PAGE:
The effect of Atlantic and Pacific sea surface temperatures on the mid-summer drought of Costa Rica

P. Waylen, M. Quesada


The mid-summer drought of Central America is an important feature of the regional precipitation regime within the Pacific drainage ranging from Mexico to Panama. The drought is less severe when the Atlantic is warmer. Cooler temperatures in the tropical Atlantic signify a strengthening of the North Atlantic anticyclone and the alisos. When combined with warmer than usual temperatures (lower atmospheric pressures) in the eastern equatorial pacific, the pressure gradient across the isthmous increases and the orographic effects of the Cordillera are emphasized. When the Atlantic is warmer, the resultant reduction in the strength of the alisos reduces rainfall over most of the country.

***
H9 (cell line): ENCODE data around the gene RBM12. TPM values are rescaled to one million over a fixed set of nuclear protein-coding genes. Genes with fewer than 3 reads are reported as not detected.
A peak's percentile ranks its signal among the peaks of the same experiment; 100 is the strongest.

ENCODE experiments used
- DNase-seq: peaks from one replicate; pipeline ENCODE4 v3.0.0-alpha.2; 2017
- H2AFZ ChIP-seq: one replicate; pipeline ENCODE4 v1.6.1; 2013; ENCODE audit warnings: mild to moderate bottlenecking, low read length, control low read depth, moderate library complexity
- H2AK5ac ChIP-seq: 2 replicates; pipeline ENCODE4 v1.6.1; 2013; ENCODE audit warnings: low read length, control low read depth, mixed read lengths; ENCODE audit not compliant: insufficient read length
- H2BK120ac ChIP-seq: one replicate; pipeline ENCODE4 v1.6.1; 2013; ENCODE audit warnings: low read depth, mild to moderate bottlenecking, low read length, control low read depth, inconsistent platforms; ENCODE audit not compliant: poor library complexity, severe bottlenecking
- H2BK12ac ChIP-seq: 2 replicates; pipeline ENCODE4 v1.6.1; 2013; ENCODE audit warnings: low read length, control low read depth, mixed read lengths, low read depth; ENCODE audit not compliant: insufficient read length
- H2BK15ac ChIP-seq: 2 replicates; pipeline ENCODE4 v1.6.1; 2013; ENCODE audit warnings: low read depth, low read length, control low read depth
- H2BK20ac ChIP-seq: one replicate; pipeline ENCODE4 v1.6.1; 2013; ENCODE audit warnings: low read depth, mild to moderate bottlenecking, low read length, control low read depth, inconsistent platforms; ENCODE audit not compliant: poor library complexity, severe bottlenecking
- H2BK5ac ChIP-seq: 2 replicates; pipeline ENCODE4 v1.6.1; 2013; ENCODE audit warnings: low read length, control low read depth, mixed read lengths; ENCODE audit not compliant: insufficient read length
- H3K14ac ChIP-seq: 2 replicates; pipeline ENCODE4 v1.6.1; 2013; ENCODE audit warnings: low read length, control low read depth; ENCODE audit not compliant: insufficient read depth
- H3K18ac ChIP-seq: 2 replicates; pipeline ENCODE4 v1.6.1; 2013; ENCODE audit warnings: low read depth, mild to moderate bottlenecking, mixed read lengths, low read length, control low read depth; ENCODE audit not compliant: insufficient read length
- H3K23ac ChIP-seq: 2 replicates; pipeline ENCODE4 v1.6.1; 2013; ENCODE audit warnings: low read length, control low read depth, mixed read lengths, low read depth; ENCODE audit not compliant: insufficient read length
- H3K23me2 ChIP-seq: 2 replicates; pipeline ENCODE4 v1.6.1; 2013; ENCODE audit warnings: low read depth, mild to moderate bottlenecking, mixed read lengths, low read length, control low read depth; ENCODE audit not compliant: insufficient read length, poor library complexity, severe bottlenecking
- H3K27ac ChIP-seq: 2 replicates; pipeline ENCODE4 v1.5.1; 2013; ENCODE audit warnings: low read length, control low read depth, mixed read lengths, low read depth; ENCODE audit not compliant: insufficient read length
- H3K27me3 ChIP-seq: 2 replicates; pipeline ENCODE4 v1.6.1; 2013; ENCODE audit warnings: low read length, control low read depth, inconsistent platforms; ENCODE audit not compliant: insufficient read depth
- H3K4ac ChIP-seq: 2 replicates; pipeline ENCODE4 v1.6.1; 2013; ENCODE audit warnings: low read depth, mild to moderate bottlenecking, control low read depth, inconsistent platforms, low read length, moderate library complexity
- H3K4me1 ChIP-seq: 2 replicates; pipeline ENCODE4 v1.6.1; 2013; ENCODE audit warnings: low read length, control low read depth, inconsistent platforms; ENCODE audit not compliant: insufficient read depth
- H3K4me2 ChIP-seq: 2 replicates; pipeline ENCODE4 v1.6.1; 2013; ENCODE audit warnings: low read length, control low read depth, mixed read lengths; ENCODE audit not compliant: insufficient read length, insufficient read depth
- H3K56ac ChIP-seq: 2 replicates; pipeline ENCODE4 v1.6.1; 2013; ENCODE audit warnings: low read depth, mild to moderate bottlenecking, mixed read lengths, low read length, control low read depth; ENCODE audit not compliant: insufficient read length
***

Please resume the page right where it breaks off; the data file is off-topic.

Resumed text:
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© Universidad de La Rioja, 2013

ISSN 0211-6820

EISSN 1697-9540